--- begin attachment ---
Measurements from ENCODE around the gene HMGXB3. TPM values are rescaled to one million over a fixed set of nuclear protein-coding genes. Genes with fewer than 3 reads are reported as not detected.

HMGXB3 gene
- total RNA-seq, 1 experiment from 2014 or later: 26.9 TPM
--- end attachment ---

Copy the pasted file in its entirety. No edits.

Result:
Measurements from ENCODE around the gene HMGXB3. TPM values are rescaled to one million over a fixed set of nuclear protein-coding genes. Genes with fewer than 3 reads are reported as not detected.

HMGXB3 gene
- total RNA-seq, 1 experiment from 2014 or later: 26.9 TPM